Trail of Tears Itinerary
Trail of Tears Itinerary
Follow a Historic Tragedy
Waynesville’s lush Laughlin Park along the Roubidoux Creek played a part in one of the most tragic periods in American history — the Trail of Tears. From 1837-1839, the U.S. Government forced the Cherokee and four other Native American nations to leave their homelands and relocate to Indian Territory in present-day Oklahoma. Along their trek of more than 5,000 miles, some camped along the Roubidoux Creek.
Stop 1: Cherokee Encampment
The City of Waynesville partnered with the National Park Service to establish a memorial alongside a concrete walking trail. Memorial storyboards throughout the park tell the history of the area and the trials and tribulations of the Cherokee. To the left of the memorial, a rural pathway weaves along the river leading to the Roubidoux Spring. This spring bubbles and gurgles with an average of 37 million gallons of fresh water a day. Certified cave and cavern divers from around the world access the underwater cave through an entry below the boardwalk. The spring is also a favorite swimming hole for locals. On occasion, meet up with fly fishermen and folks kayaking the riverway. The encampment is open year-round; no appointment is necessary.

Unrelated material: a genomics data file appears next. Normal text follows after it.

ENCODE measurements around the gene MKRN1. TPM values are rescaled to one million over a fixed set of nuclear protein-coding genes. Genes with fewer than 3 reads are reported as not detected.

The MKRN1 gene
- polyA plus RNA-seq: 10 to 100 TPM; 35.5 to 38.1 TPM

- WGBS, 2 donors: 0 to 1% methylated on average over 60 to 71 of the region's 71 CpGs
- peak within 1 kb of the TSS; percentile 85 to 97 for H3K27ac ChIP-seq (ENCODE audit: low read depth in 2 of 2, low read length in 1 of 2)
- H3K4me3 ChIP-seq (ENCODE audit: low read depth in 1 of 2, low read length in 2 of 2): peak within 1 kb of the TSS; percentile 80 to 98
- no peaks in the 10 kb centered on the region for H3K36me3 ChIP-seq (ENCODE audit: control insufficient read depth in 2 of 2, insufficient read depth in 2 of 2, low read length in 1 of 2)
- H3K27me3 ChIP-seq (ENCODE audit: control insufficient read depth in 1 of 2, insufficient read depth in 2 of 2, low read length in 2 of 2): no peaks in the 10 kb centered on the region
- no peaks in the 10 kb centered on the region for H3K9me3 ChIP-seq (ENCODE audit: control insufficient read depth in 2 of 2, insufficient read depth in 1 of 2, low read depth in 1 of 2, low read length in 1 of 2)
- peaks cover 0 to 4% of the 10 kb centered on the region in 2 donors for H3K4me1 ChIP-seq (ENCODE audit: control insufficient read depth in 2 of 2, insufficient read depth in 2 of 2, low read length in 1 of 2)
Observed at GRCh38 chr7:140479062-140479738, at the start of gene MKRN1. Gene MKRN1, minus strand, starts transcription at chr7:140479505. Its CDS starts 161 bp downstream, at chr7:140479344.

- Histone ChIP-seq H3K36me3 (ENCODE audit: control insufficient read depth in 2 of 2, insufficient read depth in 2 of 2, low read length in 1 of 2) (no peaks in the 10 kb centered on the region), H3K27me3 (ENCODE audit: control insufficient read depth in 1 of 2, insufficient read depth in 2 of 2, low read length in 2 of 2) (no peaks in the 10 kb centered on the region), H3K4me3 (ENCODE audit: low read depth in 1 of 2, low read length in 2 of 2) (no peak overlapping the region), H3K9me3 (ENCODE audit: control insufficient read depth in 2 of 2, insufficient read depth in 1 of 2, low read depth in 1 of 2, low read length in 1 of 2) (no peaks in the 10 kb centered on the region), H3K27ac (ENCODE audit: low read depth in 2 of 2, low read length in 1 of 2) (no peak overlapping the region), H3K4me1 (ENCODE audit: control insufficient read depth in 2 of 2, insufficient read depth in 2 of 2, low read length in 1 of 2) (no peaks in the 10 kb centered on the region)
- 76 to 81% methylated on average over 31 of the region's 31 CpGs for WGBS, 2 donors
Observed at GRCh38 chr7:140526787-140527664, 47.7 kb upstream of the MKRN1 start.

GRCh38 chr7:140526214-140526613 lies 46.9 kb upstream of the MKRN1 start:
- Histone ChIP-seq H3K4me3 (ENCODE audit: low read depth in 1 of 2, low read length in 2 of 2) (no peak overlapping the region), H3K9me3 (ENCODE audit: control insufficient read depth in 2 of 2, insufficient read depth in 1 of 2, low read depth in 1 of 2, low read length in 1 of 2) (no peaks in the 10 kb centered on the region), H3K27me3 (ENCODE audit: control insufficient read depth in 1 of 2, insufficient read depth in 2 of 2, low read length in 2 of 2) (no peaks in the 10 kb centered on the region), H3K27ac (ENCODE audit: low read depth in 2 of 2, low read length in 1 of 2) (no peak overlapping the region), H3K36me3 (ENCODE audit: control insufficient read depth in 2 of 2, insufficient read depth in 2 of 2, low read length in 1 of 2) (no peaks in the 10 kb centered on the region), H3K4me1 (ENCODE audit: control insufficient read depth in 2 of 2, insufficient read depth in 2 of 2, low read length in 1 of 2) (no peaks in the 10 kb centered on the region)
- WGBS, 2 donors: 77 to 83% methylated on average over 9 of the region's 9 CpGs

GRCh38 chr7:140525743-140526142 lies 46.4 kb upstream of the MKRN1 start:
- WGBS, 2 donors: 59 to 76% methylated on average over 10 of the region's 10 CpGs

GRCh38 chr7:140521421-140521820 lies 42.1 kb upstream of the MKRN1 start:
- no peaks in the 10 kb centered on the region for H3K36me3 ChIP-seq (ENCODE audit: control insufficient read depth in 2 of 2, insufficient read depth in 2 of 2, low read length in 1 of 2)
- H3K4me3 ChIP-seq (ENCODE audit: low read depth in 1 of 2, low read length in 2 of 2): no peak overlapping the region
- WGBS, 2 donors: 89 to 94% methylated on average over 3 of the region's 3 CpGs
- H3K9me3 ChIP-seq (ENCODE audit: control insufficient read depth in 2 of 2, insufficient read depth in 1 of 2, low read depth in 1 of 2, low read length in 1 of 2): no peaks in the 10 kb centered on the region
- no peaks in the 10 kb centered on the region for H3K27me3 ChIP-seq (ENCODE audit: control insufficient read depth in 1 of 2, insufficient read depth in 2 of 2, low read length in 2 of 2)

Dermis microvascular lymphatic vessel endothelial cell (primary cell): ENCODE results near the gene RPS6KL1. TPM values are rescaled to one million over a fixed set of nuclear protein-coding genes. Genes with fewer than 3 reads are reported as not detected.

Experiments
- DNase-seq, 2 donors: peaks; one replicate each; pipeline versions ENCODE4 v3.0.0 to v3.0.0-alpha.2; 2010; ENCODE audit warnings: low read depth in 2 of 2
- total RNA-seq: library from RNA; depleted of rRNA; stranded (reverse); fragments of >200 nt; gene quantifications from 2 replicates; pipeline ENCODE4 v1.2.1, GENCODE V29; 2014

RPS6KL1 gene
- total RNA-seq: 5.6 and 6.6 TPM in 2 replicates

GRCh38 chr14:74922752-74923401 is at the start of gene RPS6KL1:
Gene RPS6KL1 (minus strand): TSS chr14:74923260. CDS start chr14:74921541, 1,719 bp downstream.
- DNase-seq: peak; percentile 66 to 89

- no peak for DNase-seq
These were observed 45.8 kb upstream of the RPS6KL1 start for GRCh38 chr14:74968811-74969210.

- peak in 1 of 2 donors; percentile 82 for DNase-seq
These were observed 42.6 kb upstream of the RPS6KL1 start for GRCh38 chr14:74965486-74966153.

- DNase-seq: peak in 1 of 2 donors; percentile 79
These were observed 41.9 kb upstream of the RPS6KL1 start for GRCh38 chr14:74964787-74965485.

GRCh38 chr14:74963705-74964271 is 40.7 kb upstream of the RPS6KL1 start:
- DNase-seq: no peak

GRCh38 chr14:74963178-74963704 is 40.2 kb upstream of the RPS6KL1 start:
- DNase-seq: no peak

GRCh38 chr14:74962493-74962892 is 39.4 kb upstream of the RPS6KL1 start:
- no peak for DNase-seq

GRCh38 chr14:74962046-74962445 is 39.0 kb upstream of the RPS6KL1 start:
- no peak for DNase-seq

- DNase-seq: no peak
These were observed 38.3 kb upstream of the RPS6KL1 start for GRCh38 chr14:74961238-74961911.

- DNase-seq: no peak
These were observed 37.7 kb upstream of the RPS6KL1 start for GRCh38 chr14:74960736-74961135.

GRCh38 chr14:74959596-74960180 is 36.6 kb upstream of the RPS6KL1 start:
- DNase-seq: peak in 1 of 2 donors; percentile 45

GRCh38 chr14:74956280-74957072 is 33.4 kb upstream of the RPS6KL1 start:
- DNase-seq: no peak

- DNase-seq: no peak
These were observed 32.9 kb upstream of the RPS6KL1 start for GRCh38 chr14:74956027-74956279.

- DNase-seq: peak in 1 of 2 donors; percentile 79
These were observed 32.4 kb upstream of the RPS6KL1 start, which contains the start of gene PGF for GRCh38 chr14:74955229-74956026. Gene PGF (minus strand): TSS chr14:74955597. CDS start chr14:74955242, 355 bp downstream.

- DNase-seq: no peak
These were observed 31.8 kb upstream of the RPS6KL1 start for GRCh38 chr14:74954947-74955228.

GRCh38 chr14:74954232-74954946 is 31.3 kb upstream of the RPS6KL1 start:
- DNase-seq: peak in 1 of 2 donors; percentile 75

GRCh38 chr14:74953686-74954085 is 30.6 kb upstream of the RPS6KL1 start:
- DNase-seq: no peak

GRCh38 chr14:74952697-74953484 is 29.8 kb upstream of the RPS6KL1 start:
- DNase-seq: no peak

Stop 2: Museums
As you explore Waynesville, download the Waynesville Walking Tour Brochure or interactive map, which features historic information and imagery. The museums in downtown Waynesville — the Old Stagecoach Stop Museum and the 1903 Route 66 Courthouse Museum — feature exhibits and information on the Trail of Tears along with Civil War and local history and the 1903 Route 66 Courthouse Museum also features an extensive arrowhead collection. Both museums are open from 10 a.m. to 4 p.m. Saturdays, April through September, but call ahead for availability. Special appointments can be made for tours, if guides are available.
Stop 3: Heritage Cultural Arts Center
As you learn more about the Trail of Tears, book time at the Heritage Cultural Arts Center (417 Route 66 West, Waynesville). Located just east of the Roubidoux Bridge, your hosts will share their knowledge of the Native American people, their traditions, and their way of life. They also own the Trail of Tears & Herb Gardens near Jerome. This amazing property features unique rock and concrete figures displayed across the hillside, was originally created by Larry Baggett, and recently restored by Marie Ryberg. Call ahead for an appointment.